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Ten-year cardiovascular risk in the general public of Hong Kong
  1. Vivian W Y Lee,
  2. Sally L T Law
  1. School of Pharmacy, Faculty of Medicine, The Chinese University of Hong Kong, Shatin, Hong Kong
  1. Correspondence to Professor Vivian W Y Lee, School of Pharmacy, Faculty of Medicine, The Chinese University of Hong Kong, Shatin, NT, Hong Kong; vivianlee{at}


Background Coronary heart disease (CHD) is a major health issue in Hong Kong and has become the second leading cause of death since the 1960s. The prevalence of CHD and its mortality in Hong Kong are approaching a level that requires focused attention. Unfortunately, CHD could be a silent disease until the manifestations occur. Early detection and control of cardiovascular risk factors including cholesterol and blood pressure are vital.

Objective The current project aimed to investigate the 10-year cardiovascular risk in the general public of Hong Kong.

Design A 12-month prospective cross-sectional study.

Setting and patients General public of Hong Kong between April 2007 and April 2008.

Intervention Public screening of lipid panels and blood pressure.

Main outcome measurement Estimation of 10-year cardiovascular risk.

Results During this period, a total of 2607 patients were recruited with a mean age of 46.4±11.1 years (51.3% male), and 8.1% of subjects were active smokers. Among all of the subjects, the mean total cholesterol was 5.42±1.28 mmol/l, and the mean high density cholesterol was 1.59±0.75 mmol/l. The mean systolic blood pressure was 121.7±19.5 mm Hg. The assessment of the 10-year cardiovascular risk showed that 13.8% of the subjects were moderately high to high-risk patients.

Conclusion The general public in Hong Kong had a relatively high total cholesterol and normal-high systolic blood pressure. Almost two in every 10 Hong Kong citizens may have a 10–20% or more than 20% risk of developing CHD in the next 10 years.

  • Cardiovascular risk
  • public health
  • coronary heart disease
  • lipid lowering
  • public health
  • systolic heart failure

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Coronary heart disease (CHD) is the leading cause of death in many western developed countries. In America, CHD accounted for 52% of total mortality caused by cardiovascular disease.1 Similar to other developed countries, in Hong Kong heart disease is the second leading cause of death (15.9%).2 CHD has been the dominating component, contributing to 69.4% of heart-disease-related deaths.2 Moreover, the prevalence of CHD is growing among young people. An ageing population with multiple comorbidities and increased life expectancy would be one of the causes of the increasing trend. Among older people over 70 years of age, the prevalence of probable ischaemic heart disease was 7% for women and 6% for men, while the figures for possible cardiovascular disease were 25% and 23% respectively.3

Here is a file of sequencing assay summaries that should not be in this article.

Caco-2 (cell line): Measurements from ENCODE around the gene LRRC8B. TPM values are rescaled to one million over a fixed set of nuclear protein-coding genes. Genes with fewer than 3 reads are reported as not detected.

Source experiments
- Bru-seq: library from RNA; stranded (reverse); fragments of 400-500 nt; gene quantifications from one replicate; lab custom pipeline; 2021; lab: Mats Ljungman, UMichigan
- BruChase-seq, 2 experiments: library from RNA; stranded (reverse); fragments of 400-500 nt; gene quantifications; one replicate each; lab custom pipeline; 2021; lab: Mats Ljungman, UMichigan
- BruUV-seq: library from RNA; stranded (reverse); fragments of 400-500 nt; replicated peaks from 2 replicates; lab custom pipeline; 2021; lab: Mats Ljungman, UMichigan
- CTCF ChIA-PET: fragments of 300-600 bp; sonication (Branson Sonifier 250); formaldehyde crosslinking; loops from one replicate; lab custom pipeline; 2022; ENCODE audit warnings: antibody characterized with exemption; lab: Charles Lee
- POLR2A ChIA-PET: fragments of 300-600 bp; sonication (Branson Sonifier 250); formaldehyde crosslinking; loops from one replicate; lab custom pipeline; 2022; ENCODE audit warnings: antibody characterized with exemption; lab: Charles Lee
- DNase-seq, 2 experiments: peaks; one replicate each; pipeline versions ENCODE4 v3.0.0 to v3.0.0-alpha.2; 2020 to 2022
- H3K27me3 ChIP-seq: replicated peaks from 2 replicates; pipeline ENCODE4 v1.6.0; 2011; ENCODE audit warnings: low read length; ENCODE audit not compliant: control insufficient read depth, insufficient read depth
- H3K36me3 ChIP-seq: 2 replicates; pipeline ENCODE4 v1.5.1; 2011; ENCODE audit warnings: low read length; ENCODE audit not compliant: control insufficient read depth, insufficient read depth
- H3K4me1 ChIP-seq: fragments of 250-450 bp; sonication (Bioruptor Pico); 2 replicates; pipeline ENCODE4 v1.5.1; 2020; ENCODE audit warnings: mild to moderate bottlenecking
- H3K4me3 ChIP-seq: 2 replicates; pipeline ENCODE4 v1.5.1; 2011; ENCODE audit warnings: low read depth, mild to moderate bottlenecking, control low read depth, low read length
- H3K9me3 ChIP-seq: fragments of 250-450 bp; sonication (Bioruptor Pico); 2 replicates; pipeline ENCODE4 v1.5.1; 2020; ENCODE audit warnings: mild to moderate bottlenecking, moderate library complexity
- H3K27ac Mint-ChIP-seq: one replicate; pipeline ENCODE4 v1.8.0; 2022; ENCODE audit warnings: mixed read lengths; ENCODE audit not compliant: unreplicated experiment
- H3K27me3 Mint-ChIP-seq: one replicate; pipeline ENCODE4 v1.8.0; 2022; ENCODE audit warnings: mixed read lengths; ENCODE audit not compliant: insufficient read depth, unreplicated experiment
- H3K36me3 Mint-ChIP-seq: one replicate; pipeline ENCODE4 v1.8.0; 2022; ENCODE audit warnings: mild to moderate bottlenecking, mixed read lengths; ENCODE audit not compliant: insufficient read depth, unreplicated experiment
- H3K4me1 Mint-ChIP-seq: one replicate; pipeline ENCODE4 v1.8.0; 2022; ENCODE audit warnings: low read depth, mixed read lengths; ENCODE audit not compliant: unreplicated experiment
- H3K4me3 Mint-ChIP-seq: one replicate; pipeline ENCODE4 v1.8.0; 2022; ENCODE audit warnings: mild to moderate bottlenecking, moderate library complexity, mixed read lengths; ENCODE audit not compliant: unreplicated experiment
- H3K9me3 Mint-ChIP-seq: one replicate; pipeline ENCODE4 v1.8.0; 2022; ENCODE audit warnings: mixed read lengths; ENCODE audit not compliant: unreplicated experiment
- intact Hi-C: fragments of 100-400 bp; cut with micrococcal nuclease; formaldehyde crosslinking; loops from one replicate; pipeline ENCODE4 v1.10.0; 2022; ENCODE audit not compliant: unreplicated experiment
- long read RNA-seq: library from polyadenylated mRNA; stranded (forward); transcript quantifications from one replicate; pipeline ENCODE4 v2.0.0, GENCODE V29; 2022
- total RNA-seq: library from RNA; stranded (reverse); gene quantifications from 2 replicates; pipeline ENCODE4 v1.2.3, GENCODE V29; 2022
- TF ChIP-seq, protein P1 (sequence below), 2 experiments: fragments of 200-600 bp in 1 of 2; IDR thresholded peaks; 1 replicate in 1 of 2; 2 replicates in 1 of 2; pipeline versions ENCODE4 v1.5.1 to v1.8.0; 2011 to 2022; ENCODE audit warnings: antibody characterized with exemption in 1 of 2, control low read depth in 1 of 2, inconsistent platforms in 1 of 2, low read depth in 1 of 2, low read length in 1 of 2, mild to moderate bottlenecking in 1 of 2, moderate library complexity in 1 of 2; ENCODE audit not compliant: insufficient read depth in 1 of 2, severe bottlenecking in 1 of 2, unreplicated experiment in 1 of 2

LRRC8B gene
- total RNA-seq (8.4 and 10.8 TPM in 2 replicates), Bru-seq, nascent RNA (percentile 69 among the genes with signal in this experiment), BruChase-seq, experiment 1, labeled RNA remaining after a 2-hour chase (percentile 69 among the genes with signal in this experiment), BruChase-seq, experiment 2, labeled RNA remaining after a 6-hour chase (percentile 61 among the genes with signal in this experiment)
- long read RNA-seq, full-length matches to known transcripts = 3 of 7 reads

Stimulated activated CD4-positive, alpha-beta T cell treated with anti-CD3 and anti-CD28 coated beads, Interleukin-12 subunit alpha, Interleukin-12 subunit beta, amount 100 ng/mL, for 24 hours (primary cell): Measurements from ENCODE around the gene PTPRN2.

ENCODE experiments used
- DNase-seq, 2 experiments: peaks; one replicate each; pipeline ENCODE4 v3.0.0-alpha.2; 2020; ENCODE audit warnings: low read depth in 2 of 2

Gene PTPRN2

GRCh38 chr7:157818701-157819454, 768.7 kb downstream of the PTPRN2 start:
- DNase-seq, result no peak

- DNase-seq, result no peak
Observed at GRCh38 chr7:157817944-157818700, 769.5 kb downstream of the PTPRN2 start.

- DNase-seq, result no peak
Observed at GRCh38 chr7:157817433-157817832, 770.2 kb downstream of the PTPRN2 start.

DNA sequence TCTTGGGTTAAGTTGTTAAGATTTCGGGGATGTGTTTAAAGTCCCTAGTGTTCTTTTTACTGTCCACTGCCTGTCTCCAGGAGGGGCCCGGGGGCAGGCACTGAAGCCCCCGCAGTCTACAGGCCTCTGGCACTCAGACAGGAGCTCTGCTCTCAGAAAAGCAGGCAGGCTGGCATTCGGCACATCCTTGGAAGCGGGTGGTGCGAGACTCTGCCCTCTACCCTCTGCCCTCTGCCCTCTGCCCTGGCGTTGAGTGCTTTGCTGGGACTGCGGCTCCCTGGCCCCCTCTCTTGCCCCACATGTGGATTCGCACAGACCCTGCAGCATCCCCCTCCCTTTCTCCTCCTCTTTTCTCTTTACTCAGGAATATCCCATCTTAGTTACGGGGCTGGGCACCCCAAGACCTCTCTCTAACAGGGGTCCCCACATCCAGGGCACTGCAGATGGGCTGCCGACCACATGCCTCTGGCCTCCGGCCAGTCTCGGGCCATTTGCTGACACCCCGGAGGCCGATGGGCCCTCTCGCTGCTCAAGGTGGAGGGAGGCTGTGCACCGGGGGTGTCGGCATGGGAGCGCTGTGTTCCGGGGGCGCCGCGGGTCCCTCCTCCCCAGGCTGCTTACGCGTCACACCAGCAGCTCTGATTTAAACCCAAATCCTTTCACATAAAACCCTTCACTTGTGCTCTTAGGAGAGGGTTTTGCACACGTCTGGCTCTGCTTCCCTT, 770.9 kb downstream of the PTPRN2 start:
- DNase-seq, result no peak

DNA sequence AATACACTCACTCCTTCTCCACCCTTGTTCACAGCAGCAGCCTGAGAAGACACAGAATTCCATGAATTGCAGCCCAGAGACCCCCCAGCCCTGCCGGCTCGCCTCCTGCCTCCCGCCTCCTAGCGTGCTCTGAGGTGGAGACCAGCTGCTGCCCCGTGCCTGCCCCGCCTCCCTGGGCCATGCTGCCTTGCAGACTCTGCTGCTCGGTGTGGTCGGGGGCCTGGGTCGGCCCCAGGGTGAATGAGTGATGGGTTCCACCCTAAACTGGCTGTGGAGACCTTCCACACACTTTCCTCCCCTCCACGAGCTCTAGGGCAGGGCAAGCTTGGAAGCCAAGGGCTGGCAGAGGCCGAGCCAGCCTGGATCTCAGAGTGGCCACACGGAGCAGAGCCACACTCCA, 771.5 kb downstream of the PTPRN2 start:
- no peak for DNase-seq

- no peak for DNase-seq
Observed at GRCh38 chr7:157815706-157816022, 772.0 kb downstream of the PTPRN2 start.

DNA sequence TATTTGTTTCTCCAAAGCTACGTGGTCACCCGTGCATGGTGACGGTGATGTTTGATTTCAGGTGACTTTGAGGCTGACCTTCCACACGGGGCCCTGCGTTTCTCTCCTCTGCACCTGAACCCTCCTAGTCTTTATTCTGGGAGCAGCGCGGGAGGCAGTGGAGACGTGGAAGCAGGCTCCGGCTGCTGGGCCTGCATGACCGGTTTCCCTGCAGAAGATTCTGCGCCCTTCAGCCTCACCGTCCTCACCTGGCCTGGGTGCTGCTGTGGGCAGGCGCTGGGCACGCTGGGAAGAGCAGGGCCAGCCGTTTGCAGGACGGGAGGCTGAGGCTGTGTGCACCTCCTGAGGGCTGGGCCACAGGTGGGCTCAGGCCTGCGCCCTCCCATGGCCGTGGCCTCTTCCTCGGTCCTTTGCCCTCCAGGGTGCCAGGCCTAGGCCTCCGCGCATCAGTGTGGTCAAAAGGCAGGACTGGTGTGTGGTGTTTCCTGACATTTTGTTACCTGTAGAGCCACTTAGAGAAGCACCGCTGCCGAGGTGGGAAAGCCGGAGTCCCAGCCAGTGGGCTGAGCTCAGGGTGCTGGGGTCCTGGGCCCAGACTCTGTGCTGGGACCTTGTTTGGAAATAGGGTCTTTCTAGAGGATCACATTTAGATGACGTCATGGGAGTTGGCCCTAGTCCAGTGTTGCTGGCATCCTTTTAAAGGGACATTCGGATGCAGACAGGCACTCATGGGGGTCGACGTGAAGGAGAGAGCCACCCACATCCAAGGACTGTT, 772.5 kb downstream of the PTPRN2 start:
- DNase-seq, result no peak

Various changes in lifestyle among Hong Kong people would account for the upward trend in prevalence of CHD. According to Oxford Health Alliance, smoking, an unbalanced diet and a lack of exercise are the three main risk factors predisposing to chronic disease including cardiovascular disease.4 Adoption of a western diet and fast-food culture are associated with obesity and metabolic syndrome, in both adults and adolescents. Physical inactivity makes the problem even worse.5 Woo et al demonstrated that stroke and heart disease mortality had a negative association with participation in physical activity.6

The Framingham risk scoring assessment required few clinical measurements and was convenient to use. It would be more feasible to collect information necessary for the risk-level calculation. It is an excellent tool to alert people about their individual cardiovascular risk and to initiate primary prevention measures of CHD at an earlier stage. Framingham risk scoring can be adopted to assess the absolute risk and to guide clinicians on risk assessment to provide appropriate interventions and drug treatments.7 Therefore, the objective of this study was to estimate the 10-year risk of CHD among Hong Kong people.


A 12-month prospective cross-sectional public screening of lipid panels including total cholesterol and high-density cholesterol and blood pressure for the estimation of 10-year cardiovascular risk scoring using the Framingham CHD risk assessment was conducted on the general public of Hong Kong between April 2007 and April 2008. The study was promoted via chain community pharmacies in Hong Kong via radio, newspaper and in-store flyers. A total of 58 chain pharmacies participated in this project, which covered the 18 districts in Hong Kong. Citizens who were interested to join this study then visited one of the chain pharmacy stores to receive a coupon for the lipid panel and blood-pressure measurement. The investigators were unaware of the subjects who participated in the study. Therefore, the investigator selection bias should be minimal. Blood was drawn for lipid panels and blood-pressure measurements in a designated private laboratory that was unaware of the current study. The patients were advised to fast at least 12 h prior to the blood test. Blood pressure was measured by the laboratory technicians at the designated private laboratory where they use the electronic blood pressure monitor Omron HEM-7011 (Omron Healthcare, Kyoto, Japan). This device was deemed to be equivalent to Omron 7051T, which achieved an ‘A/A’ performance classification under the British Hypertension Society criteria and passed the Association for the Advancement of medical Instrumentation requirements. Data were collected by community pharmacists and the online website ( Community pharmacists interviewed their customers and collected the clinical measurements of their blood cholesterol for calculating their 10-year risk scorings.